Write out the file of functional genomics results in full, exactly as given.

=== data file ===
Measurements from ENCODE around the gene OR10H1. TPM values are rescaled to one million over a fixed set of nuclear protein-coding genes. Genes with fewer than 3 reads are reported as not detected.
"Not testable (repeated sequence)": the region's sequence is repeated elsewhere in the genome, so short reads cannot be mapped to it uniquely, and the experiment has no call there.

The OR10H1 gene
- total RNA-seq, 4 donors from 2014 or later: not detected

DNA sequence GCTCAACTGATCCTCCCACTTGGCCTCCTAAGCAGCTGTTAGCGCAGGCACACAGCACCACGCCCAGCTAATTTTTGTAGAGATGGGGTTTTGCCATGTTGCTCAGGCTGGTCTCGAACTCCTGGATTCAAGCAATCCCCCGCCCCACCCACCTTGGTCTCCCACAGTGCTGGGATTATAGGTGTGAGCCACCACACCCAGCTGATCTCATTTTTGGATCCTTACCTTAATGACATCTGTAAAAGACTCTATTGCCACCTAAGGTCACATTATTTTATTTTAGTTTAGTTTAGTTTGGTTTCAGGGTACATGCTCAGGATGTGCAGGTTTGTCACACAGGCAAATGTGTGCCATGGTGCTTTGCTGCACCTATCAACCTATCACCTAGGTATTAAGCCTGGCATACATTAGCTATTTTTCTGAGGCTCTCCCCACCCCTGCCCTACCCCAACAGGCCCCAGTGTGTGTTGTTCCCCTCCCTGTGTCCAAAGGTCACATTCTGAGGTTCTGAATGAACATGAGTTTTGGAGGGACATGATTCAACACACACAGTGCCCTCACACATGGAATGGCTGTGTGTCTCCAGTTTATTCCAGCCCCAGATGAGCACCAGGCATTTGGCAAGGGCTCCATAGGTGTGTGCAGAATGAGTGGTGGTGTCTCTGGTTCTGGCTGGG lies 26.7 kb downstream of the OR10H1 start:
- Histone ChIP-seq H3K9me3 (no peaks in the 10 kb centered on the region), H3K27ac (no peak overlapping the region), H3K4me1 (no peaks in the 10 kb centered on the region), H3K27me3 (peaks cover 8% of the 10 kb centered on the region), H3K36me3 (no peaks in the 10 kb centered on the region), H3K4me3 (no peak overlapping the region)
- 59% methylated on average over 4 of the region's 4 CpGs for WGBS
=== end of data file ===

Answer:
Measurements from ENCODE around the gene OR10H1. TPM values are rescaled to one million over a fixed set of nuclear protein-coding genes. Genes with fewer than 3 reads are reported as not detected.
"Not testable (repeated sequence)": the region's sequence is repeated elsewhere in the genome, so short reads cannot be mapped to it uniquely, and the experiment has no call there.

The OR10H1 gene
- total RNA-seq, 4 donors from 2014 or later: not detected

DNA sequence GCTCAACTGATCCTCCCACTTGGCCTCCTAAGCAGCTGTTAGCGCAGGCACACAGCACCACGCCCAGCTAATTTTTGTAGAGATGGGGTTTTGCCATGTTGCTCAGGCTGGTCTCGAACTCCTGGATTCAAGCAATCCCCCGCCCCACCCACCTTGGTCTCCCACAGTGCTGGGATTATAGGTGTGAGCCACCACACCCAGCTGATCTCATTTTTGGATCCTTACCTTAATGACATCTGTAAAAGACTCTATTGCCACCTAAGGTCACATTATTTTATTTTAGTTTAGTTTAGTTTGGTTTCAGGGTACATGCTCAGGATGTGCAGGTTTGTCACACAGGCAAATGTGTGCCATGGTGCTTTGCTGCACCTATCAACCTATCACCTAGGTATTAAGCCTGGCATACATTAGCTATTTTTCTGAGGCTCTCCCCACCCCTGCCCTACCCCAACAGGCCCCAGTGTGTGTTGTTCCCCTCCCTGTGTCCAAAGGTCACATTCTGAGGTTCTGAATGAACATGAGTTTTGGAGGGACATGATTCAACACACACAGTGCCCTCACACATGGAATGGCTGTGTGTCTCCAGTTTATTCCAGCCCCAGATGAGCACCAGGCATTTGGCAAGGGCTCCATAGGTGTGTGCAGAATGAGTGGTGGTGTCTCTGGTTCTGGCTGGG lies 26.7 kb downstream of the OR10H1 start:
- Histone ChIP-seq H3K9me3 (no peaks in the 10 kb centered on the region), H3K27ac (no peak overlapping the region), H3K4me1 (no peaks in the 10 kb centered on the region), H3K27me3 (peaks cover 8% of the 10 kb centered on the region), H3K36me3 (no peaks in the 10 kb centered on the region), H3K4me3 (no peak overlapping the region)
- 59% methylated on average over 4 of the region's 4 CpGs for WGBS